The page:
I'd suggest we also need to understand the context of first-century rhetoric to determine if that's what Paul is actually doing. Is this a "why" in the sense of "here is the reason behind these things" or is it more of "here is an example of how these things work"? I'm not advocating a specific perspective here (in the interests of not derailing the conversation again ;) but just trying to present the options on the table as I see them. (And this is sort of off the top of my head, working from memory.)

But again, I think the language issue pops up here - how is Paul using the argument, and does it mean the same thing in the first century that it would mean if he were a twenty-first century North American church leader who is male? Context, context, context....


Scott, if giving permission to someone to do evil, because God wants them to accomplish a goal for Him through it, is no different than doing evil, then you are saying God is evil. Otherwise, you seem to be unaware of the doctrine of Providence, which has God move and direct all things to His purposes. How can all things work for good for those who love God if He has no control over evil? And if that makes Him evil, how can it be that Scripture says He's good (eg. God cannot lie, etc.)?

I think the woman issue is a good one Scott, because it is another example of presupposing Modern ideas of worth, human dignity and rights when one goes to a text like 1 Tim 2:11-15. We then LOOK for a reason to blame such a different view than ours on Paul's culture, instead of seeing that it is OUR culture that is bending the text. (By the way, I agree that Paul argues the way HIS culture would argue, but for a universal principle that may be argued for differently in ours. That does not change the practice however. He uses what I call a "priority argument" that is commonly used in the NT and Intertestamental literature---frankly we may use it a lot ourselves as well).

Bill, I think when people say truth is timeless they are referring to the fact that it stems from God's nature, which is timeless. I don't think it is being used in the sense of having no subject (since God is the subject) and having no relational aspects (since God is a Trinity). I think what you need to say is that finite communication of the truth is not timeless. Is this what you mean?


Scott, I forgot to mention, you're example that there can be many interpretations to a passage I think wasn't effective. You used the doctrine of the cross as an example (that's not a passage). A passage may only be speaking of one aspect (penal atonement) and therefore the correct interpretation of that passage would only be the penal interpretation. Whereas, you may have a passage that speaks of both penal and example and then have someone view one aspect or another, but I think the passages themselves limit our options and should therefore be handled in a way that we don't just accept numerous opinions on it.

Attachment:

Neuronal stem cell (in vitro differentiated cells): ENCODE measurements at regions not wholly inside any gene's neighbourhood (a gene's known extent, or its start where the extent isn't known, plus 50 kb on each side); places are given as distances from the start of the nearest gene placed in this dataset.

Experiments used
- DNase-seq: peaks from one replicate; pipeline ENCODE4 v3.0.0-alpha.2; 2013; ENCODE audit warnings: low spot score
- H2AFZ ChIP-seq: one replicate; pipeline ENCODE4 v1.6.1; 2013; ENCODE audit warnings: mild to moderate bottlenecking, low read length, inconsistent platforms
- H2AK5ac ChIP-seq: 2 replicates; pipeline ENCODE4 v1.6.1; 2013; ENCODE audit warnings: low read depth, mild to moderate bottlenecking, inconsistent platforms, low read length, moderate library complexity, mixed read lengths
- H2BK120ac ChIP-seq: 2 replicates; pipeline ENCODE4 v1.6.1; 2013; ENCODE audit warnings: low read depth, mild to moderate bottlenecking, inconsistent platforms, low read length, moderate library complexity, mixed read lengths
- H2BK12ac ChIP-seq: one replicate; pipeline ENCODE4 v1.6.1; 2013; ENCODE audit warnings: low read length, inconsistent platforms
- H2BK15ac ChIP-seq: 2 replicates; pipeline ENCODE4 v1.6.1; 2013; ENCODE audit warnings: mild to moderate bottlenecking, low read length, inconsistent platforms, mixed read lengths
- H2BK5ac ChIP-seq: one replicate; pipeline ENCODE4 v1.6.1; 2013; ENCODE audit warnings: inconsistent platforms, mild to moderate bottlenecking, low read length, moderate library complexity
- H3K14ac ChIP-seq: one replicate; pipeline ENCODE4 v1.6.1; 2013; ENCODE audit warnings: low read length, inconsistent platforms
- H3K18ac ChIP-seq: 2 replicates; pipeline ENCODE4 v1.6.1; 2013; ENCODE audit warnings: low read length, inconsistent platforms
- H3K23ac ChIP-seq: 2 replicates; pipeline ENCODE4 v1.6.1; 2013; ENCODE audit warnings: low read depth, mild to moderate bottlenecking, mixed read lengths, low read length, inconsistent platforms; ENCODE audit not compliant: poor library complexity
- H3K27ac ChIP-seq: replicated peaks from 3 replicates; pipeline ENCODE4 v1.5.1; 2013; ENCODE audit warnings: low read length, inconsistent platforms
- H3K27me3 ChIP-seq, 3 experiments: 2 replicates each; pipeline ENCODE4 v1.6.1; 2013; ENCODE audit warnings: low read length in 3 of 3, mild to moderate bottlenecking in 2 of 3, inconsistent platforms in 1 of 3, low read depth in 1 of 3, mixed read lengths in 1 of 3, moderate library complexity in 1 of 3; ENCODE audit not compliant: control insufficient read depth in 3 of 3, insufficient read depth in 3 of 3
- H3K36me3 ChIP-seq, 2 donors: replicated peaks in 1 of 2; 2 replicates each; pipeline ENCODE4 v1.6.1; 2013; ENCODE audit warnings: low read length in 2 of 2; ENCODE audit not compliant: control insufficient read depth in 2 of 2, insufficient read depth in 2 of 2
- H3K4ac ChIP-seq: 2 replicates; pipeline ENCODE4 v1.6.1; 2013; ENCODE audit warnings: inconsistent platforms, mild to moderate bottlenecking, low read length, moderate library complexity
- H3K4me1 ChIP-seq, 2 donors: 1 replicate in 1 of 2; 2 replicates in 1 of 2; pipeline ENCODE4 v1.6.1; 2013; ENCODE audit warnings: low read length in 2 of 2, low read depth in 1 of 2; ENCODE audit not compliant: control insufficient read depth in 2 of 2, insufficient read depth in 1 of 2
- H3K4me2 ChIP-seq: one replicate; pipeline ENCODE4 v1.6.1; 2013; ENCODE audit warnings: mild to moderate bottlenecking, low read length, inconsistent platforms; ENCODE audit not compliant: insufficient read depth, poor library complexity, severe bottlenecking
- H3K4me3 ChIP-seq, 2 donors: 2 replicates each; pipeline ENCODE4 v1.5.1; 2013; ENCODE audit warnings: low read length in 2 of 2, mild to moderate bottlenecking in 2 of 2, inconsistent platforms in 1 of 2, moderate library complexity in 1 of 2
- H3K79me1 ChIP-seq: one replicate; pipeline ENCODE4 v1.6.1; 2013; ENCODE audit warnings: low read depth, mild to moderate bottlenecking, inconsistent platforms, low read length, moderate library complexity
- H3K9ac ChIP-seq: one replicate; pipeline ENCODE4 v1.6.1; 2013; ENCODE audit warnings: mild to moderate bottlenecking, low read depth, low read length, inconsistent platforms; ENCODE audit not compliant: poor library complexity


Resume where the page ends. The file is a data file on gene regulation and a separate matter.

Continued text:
Secondly, you spoke of one viewing the cross from different sides, but notice that none of those aspects you mentioned are contradictory to one another. I think the problem comes when you have people interpreting things which contradict one another.


Few things here - first, on providence, I think there's a difference between permitting and commanding an action. Don't hear me saying that I'm questioning God's goodnes - I'm simply pointing out what seems to me an ambiguity in the text. I'm looking more at how the story functions than I am at a particular view of God.

On the gender issue, I think you've done a fair job of summing up one side of the argument. Perhaps that would have been a better example on a passage where there are a plurality of interpretations. I don't particularly care to hash out the content of the discussion, so much as to say that I think there are legitimate interpretations on both sides of the conversation from those seeking to do justice to the biblical text. I don't agree with all of them, certainly, but I'm not going to call an interpretation unbiblical simply because I don't agree with it. You're right about my original example - it was a poor one for the reasons you stated.

Also, if anyone's interested, I'm picking up our earlier discussion on justice and mercy issues at my site (www.theopraxis.net) and invite you all to join.


I'll have to check that out, Scott.

Sorry, people, I was purposely being a pain in the neck with my 1 Timothy 2 comment!